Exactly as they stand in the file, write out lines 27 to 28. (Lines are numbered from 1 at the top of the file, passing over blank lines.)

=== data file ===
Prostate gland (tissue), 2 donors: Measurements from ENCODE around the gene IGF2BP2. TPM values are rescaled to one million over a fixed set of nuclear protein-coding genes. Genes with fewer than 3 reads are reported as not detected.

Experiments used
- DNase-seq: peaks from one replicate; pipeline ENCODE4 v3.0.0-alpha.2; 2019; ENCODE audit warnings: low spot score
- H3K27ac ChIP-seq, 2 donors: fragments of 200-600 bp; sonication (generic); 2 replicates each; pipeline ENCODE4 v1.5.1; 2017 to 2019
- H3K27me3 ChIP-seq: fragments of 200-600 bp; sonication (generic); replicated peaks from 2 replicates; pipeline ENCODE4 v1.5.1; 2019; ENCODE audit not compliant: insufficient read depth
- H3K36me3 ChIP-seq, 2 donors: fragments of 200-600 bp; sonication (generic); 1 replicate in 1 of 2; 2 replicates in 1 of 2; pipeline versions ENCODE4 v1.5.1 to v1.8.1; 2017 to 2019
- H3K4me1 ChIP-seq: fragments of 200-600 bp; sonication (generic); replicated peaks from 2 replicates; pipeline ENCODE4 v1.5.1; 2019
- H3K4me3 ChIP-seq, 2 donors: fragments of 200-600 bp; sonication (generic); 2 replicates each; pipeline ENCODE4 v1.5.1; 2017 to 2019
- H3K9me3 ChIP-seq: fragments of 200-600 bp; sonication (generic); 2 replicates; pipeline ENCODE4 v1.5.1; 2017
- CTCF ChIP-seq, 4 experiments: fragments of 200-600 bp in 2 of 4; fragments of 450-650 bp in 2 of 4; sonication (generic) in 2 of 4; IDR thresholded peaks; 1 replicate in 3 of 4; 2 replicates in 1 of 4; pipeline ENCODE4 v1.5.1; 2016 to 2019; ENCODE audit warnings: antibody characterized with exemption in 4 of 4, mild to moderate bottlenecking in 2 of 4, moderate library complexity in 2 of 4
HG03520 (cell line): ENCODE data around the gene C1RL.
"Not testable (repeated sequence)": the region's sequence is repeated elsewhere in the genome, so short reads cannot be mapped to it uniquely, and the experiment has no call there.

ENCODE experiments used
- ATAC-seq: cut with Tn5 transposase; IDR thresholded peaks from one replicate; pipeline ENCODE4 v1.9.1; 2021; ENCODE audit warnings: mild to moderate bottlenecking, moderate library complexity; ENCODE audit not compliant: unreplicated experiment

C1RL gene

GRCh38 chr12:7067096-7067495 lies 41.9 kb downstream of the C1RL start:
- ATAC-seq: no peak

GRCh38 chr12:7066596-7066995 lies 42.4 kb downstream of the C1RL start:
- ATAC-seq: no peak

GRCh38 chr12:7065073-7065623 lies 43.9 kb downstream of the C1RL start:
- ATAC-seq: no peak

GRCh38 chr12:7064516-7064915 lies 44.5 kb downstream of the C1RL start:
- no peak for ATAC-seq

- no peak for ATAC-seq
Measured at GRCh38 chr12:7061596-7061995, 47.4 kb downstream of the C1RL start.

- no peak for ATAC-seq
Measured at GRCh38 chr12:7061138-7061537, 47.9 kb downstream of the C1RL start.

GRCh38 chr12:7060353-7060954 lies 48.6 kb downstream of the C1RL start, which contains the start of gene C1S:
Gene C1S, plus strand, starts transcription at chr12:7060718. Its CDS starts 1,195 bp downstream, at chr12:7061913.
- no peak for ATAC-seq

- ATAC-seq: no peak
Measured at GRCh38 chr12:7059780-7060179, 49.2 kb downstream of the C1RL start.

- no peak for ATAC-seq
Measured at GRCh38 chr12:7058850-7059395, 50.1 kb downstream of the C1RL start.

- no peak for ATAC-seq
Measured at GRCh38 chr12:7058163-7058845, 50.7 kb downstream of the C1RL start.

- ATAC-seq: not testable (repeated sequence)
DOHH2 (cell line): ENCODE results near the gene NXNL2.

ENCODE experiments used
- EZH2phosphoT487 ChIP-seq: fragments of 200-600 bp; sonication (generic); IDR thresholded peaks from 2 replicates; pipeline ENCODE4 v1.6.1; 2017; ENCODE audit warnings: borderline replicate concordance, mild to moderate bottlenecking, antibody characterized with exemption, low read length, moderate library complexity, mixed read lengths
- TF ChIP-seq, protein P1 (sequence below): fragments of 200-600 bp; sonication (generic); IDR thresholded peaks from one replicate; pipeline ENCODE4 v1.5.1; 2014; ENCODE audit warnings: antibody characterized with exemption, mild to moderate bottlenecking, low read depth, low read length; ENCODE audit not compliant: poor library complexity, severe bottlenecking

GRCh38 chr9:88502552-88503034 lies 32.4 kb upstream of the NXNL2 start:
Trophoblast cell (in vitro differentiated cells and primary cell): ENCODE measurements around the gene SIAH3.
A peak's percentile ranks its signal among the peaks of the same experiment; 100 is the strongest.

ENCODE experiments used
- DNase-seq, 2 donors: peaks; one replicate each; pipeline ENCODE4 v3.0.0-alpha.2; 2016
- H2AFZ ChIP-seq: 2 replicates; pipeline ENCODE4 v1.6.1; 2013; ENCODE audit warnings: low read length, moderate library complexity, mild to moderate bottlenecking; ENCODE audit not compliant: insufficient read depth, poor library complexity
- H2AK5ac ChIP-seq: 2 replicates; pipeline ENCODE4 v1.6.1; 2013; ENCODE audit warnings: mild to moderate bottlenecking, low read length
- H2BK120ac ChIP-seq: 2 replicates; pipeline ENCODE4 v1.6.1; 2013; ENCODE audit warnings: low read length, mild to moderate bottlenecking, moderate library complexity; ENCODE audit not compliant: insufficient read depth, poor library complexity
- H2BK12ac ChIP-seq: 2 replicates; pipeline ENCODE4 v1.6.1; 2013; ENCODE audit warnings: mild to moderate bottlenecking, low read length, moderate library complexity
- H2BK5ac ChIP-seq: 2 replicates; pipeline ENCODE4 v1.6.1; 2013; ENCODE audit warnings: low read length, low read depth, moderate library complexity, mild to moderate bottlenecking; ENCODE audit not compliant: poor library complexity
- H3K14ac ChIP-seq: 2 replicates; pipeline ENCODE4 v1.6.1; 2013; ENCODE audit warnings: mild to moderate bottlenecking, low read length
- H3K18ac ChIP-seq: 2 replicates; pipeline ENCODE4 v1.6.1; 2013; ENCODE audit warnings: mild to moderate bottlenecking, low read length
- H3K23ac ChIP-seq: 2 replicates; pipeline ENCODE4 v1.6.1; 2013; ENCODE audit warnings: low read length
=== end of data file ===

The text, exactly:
Measured at GRCh38 chr12:7061138-7061537, 47.9 kb downstream of the C1RL start.

GRCh38 chr12:7060353-7060954 lies 48.6 kb downstream of the C1RL start, which contains the start of gene C1S: